DISCOURAGING DISENGAGEMENT IV: Domestic Partners, Disasters, Distance, and Doing It Yourself

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Estate Planning Attorneys – Discouraging Disengagement

In previous articles, I shared insights from James Brill’s excellent article, “Discouraging Disengagement.” Estate planning is fluid because time and circumstances alter plans. In the first article, I examined how Death, Disability, and Decline greatly impact our estate plan. In the second, I looked at Disaffection, Disappearance, and Domestication as events triggering changes to your estate plan. In part III, I discussed Death Taxes, Designations, and Distrust.

Today, in Part IV, I look at four topics that may impact your plan: Domestic Partners, Disasters, Distance, and Doing it Yourself. As I approach “Old Lawyer” status, I become more and more convinced that couples should either be married or not married. While I will not discuss the moral, ethical, religious, or psychological aspects of marriage, the legal challenges of domestic “arrangements” are numerous. Suffice to say, when the intention to be married, or the intention not to be married, is undocumented, it creates a mess, not only with respect to the expectations and understandings of the couple, but also in terms of financial and government entities being able to address estate matters.

Disasters and Distance can both ruin a plan. A photocopy of your original documents is not the same as the originals. Fires, floods, tornadoes, and hurricanes can all destroy your estate plan. (See references in ancient texts to treasures and their vulnerability to rust, dust, and thieves.)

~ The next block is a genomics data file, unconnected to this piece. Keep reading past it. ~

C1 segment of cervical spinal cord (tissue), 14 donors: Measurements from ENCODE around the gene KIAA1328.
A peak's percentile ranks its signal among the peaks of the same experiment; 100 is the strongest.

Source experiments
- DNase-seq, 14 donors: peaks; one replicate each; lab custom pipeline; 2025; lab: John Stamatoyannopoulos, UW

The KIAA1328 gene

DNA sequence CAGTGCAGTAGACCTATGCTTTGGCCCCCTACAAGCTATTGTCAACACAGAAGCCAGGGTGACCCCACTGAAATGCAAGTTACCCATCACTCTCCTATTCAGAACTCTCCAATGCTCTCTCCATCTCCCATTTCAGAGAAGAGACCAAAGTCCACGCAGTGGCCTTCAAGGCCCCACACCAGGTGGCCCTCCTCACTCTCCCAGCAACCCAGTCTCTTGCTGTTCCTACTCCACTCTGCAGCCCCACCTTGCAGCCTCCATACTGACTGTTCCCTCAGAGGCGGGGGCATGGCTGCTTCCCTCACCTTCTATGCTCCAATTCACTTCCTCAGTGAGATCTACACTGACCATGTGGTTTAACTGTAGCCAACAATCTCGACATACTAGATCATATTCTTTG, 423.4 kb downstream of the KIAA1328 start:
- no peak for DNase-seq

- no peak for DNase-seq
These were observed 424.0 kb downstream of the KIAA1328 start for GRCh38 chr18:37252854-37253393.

Additionally, if you have left specific bequests and thought you were being equitable, the destruction of certain assets will likely render your disposition of assets inequitable. Wise counsel will steer you away from such a vulnerable plan. Distance can hinder a fiduciary from serving in that capacity. The son that was such a sound choice as agent for your power of attorney when he lived down the street is a less wise choice now that he lives and works in New Zealand.

Contact Bailey & Galyen’s Estate Planning Attorneys

Lastly, DON’T DO IT YOURSELF! Doing it yourself may be the best way to ruin your estate plan and burden your loved ones with added complexity after you’re gone. Contact our committed estate planning attorneys via email or call us direct at 844-402-2992 to schedule your free consultation.